I worked as a federal prosecutor for 29 years in administrations from Ronald Reagan to Barack Obama. I blame the administration of President Donald Trump and his attorney generals Jeff Sessions and William Barr for the violence erupting in our cities — including Philadelphia — after police use of excessive force.

As a recent transplant back to the city of my youth to teach law school, I have watched twice now this year as businesses in Center City place sheets of plywood over store windows. While the Carolinas board up their windows with hurricane shutters to ward against storms, we here in Philadelphia should have “PSS” — police shooting shutters.

I have been in law enforcement as a prosecutor for most of my adult life, and my young children grew up thanking all the officers who “protected mommy” by guarding her in the courtroom and in the courthouse. The men and women in blue have an unenviable task, as many future defendants “on the street” have mental health issues, yet nominal to no access to mental health services. Meanwhile, the police have little training and few options when encountering those suffering mental illness who may be committing crimes.

In the aftermath of the 1991 beating of Rodney King by police, the federal government’s role has been to help police departments improve citizen-police officer outcomes with the enactment of judicially sanctioned consent decrees. Congress passed legislation in 1994, giving the U.S. Department of Justice the authority to identify police departments with use of force, and other misconduct issues, and enter into consent decrees — what I call “good behavior agreements” — negotiated and signed off by federal judges.

Some of these behavior agreements result in training on the circumstances as to when and if to shoot suspects. Police departments in cities under consent decrees, to include — New Orleans (2012 decree), Cleveland (2015 decree), and Los Angeles (2016 decree) — all saw significant reductions in excessive use of force incidents after the decrees (along with the new training components) were implemented.

Social science studies — including a Harvard University Kennedy School report on policing under a consent decree — have shown, among other things, that training reduces violence.

Additionally, multiple studies, such as a 2010 survey by two Michigan State University professors, titled, “Effect of Higher Education on Police Behavior,” have concluded that the more education an officer has, the less likely he or she is to shoot first. Officers who graduate from college are 40% less likely to use force than less educated officers.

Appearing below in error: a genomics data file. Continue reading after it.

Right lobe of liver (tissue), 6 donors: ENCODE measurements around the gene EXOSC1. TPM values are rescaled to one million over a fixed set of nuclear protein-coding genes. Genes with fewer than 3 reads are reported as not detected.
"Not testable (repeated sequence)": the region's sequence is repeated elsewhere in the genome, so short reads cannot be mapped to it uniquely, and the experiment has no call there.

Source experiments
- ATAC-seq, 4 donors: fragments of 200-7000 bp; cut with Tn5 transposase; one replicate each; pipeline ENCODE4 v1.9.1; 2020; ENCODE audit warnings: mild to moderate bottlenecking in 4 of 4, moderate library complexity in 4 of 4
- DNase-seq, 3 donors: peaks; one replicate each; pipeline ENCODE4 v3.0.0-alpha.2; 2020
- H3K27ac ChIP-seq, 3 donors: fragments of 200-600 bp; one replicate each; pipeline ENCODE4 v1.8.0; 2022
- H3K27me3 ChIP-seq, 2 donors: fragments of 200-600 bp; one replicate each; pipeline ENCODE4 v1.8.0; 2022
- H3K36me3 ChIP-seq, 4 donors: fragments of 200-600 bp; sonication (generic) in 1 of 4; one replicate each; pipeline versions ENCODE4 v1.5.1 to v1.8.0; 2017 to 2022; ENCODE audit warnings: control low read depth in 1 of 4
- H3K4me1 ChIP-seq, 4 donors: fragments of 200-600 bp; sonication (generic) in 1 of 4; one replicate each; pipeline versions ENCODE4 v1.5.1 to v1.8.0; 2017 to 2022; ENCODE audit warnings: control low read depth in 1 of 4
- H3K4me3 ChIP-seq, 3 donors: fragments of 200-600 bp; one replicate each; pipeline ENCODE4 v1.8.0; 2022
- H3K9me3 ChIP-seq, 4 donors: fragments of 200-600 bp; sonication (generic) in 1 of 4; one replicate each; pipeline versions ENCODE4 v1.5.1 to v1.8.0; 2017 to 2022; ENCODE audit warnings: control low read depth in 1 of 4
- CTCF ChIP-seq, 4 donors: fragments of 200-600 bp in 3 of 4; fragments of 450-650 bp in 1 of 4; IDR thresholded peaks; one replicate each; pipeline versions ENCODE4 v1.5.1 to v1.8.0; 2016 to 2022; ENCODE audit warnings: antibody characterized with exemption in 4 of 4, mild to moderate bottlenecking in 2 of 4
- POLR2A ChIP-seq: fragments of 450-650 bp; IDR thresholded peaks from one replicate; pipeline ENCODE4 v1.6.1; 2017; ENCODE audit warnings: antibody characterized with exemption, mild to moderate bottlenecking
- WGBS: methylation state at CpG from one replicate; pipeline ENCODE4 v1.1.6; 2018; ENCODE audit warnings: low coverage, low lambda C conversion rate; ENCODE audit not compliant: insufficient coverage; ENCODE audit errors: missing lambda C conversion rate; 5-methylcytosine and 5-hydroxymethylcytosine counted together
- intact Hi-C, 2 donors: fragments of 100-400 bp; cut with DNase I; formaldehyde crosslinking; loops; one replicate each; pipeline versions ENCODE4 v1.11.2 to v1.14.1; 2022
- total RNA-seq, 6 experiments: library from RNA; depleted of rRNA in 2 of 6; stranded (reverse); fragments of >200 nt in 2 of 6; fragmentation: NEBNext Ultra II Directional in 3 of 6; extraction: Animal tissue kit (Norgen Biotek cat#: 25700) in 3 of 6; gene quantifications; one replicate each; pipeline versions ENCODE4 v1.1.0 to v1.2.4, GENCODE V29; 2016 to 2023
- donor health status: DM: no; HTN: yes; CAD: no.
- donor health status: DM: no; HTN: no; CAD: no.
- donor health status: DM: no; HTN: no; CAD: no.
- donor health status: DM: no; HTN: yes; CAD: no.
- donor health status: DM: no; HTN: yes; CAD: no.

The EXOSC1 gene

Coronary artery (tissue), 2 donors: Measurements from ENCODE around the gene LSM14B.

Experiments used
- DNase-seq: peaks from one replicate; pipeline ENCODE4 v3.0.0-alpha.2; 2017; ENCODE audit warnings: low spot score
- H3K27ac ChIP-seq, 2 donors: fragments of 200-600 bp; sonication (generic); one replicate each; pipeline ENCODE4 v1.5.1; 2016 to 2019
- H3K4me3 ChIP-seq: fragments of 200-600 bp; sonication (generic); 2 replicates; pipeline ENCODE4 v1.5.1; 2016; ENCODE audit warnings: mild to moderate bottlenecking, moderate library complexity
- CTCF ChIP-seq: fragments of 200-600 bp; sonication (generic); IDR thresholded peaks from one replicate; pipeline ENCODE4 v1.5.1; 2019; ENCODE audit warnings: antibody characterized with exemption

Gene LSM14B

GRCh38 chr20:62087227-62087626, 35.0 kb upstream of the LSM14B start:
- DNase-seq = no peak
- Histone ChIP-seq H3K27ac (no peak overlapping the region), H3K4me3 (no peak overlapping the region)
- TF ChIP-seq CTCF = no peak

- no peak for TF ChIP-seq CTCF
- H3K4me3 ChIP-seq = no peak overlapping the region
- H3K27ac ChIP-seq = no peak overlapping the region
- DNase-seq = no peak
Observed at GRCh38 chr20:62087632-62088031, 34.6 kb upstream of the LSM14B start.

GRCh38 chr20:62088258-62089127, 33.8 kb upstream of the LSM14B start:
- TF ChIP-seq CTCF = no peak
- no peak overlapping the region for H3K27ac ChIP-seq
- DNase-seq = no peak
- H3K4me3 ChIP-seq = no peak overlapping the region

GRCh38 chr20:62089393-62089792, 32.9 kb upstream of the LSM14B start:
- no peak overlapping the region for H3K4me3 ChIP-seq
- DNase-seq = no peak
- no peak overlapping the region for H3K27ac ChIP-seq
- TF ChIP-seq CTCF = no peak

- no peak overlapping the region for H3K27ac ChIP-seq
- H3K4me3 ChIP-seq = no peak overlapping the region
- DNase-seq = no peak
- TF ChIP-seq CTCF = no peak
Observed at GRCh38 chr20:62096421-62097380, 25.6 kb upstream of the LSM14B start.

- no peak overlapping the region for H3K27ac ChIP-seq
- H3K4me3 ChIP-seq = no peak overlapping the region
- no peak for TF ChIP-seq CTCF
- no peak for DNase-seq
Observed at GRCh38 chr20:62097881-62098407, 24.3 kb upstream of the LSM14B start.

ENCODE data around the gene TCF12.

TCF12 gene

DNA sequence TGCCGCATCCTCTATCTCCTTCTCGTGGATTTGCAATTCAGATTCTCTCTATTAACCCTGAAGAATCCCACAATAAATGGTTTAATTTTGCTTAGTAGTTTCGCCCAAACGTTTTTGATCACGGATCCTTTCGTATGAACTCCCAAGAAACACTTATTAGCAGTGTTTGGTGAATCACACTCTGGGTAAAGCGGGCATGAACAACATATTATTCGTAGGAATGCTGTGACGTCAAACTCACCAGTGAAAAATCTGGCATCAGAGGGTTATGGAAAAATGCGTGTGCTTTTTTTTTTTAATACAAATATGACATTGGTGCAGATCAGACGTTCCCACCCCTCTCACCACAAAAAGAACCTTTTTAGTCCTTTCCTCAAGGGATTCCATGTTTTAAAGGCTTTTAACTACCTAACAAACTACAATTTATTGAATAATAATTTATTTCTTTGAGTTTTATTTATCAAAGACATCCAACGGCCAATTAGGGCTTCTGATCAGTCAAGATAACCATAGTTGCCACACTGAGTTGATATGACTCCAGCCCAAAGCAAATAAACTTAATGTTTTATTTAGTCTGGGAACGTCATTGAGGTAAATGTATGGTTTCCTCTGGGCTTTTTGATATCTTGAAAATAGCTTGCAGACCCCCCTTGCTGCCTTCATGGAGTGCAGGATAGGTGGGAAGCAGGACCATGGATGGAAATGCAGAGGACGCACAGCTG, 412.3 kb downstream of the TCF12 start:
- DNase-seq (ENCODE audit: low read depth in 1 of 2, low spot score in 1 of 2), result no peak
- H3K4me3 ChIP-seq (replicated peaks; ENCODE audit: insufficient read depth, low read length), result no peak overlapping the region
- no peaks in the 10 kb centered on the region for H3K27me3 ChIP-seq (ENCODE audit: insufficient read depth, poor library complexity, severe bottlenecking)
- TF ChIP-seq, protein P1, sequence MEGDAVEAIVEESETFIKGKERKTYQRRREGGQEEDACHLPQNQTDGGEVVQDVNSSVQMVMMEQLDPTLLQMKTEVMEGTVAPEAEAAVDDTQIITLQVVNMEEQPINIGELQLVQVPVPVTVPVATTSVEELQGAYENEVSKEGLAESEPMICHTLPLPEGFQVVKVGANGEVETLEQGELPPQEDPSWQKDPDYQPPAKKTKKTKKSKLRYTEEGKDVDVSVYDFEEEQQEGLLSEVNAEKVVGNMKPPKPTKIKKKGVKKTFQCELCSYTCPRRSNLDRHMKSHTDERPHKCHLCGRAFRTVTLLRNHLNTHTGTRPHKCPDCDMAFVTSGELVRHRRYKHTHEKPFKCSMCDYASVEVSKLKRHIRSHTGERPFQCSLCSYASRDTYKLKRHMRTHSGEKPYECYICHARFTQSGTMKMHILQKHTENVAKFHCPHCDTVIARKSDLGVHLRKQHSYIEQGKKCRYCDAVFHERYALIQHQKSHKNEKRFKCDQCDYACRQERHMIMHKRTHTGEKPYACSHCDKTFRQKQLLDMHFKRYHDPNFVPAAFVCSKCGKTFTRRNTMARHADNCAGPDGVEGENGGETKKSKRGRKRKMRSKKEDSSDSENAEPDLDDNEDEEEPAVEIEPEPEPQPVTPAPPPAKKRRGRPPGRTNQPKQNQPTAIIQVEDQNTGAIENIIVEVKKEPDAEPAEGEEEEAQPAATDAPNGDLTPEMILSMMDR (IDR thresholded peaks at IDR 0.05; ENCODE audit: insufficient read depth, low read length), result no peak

Attorney General Barr (for whom I worked in the administration of the first President Bush) has consistently opposed significant police reform. Instead, he has endorsed operations like Project Trigger Lock, which used federal firearms laws to ratchet up the imposition of mandatory minimum sentences predominantly against people of color.

Barr’s antipathy to improving police behavior and outcomes remains a feature of his service as attorney general to the current president.

In 2017, three weeks before the commencement of the Trump administration, President Obama’s Civil Rights Division (a part of the U.S. Department of Justice, which executes and implements the “good behavior” agreements with police departments) issued a comprehensive report on DOJ’s police reform work. Under President Obama, DOJ issued or enforced some 19 consent decrees or binding agreements with both big city and small-town police departments. Obama’s predecessor, President George W. Bush, issued 11. Our current president? None.

The Trump Department of Justice under both Sessions and Barr has balked at even enforcing preexisting consent decrees. It is one of the jobs of government at all levels to ensure the safety of its citizens. This is a duty shared by the federal government and the states. Consent decrees are one way to help police departments serve and protect us all.

This president and our attorney general are, in large measure, responsible for the persisting nationwide police propensity to shoot first. The federal government could have insisted on rectifying this, and monitored police progress by the measure of reductions in shootings.

But instead, this administration has done nothing but blame mayors and governors. I am appalled that few know about the federal government’s post-Rodney King role in the creation and enforcement of consent decrees, and they know nothing of this president and his attorney generals’ role in undermining our safety by shirking their responsibility to improve police-citizen outcomes through consent decrees.

The public should be apprised of this administration’s intentional and costly failure and how it has impacted our lives. If the public knew and insisted on the president’s enactment and enforcement of consent decrees, maybe then we could spend less time boarding up storefronts and more time making our city truer to its moniker — a place of brotherly love.

Julie Werner-Simon is a Drexel University adjunct law professor and former federal prosecutor (1986-2015).